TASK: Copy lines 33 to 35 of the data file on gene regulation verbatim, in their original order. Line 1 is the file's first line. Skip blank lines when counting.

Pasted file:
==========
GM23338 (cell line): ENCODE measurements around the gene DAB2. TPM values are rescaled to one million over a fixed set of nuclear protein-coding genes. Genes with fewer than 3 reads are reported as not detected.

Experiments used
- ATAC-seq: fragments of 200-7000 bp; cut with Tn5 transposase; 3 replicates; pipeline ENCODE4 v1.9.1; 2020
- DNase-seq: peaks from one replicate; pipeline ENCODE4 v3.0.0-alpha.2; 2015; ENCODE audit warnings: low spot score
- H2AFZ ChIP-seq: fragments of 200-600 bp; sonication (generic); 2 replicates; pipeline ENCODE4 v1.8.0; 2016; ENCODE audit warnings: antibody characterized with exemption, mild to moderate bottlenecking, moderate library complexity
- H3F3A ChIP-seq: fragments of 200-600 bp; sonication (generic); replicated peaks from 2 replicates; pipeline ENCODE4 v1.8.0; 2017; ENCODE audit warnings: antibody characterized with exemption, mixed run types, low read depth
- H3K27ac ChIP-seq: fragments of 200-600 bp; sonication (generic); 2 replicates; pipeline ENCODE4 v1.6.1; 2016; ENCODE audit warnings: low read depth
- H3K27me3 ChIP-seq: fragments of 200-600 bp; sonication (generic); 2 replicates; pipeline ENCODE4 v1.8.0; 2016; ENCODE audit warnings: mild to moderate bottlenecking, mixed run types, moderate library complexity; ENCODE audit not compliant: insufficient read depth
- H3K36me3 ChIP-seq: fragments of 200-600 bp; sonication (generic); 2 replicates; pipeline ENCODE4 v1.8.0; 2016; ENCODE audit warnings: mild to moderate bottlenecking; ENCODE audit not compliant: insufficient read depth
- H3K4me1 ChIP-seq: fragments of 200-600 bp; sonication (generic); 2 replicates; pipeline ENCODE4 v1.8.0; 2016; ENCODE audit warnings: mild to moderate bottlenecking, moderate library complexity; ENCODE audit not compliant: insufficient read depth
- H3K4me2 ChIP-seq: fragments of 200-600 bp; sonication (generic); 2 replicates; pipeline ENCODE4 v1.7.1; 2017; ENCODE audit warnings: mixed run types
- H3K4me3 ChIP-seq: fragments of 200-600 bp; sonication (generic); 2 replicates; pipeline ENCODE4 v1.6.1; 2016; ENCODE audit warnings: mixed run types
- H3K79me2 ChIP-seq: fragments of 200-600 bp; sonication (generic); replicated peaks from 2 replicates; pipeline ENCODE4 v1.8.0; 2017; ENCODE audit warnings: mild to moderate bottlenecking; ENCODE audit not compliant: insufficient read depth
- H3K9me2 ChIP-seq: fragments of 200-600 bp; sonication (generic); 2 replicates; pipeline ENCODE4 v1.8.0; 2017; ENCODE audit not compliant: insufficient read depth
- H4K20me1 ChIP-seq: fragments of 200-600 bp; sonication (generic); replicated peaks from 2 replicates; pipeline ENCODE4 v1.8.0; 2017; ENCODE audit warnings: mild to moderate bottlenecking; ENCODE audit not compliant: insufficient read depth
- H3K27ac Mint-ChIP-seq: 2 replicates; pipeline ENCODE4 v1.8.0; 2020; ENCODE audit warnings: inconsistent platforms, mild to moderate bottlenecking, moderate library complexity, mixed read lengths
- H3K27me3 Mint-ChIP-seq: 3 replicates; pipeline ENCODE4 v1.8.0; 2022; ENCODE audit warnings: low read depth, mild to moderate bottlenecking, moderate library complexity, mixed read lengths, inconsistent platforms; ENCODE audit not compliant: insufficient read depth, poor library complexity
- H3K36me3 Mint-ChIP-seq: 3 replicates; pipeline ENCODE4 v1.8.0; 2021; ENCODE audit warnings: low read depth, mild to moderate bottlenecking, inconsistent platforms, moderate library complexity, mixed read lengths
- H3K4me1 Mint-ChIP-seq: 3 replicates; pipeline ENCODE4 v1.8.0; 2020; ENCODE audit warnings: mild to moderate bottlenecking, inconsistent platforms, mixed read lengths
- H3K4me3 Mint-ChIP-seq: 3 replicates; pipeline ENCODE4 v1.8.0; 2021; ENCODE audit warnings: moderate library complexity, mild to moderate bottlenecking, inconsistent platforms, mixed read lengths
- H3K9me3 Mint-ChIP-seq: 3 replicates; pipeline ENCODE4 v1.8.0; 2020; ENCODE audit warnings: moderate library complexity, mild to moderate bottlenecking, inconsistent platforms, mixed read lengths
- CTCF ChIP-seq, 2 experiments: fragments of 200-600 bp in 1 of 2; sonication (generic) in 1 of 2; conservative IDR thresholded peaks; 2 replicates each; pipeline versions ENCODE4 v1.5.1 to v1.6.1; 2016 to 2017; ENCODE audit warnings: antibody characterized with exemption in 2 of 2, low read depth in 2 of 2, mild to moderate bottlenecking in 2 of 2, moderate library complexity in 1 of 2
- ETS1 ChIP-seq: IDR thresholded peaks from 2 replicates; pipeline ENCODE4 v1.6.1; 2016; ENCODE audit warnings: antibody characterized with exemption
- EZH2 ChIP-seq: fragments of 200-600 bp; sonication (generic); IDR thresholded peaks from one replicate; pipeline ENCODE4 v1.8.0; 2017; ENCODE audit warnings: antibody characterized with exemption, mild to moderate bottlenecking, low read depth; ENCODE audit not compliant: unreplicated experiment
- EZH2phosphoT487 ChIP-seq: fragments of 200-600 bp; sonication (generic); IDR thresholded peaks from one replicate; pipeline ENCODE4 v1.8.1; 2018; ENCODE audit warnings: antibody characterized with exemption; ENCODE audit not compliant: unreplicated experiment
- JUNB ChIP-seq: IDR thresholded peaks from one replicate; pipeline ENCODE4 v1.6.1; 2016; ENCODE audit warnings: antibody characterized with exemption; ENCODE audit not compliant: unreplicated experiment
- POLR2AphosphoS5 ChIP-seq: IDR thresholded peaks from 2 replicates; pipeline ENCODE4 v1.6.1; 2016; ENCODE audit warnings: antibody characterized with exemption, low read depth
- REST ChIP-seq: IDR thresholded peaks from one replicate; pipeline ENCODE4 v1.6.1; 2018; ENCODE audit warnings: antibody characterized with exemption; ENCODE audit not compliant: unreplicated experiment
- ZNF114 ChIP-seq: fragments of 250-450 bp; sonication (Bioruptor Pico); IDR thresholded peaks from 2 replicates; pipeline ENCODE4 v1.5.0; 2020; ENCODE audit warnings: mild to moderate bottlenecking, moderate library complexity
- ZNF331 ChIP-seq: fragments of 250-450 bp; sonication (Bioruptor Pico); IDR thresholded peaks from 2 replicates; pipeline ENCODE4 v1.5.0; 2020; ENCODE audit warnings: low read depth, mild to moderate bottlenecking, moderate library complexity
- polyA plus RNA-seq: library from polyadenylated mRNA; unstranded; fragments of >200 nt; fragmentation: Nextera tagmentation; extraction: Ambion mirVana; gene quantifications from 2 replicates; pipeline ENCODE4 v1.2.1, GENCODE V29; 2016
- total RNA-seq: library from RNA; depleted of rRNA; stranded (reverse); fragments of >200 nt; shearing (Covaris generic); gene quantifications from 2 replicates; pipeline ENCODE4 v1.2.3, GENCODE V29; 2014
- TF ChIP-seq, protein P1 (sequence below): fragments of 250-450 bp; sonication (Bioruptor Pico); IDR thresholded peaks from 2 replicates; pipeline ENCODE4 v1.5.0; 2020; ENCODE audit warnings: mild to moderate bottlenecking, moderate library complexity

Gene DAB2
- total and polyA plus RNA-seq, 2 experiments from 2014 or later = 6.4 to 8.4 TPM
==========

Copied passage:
- TF ChIP-seq, protein P1 (sequence below): fragments of 250-450 bp; sonication (Bioruptor Pico); IDR thresholded peaks from 2 replicates; pipeline ENCODE4 v1.5.0; 2020; ENCODE audit warnings: mild to moderate bottlenecking, moderate library complexity

Gene DAB2
- total and polyA plus RNA-seq, 2 experiments from 2014 or later = 6.4 to 8.4 TPM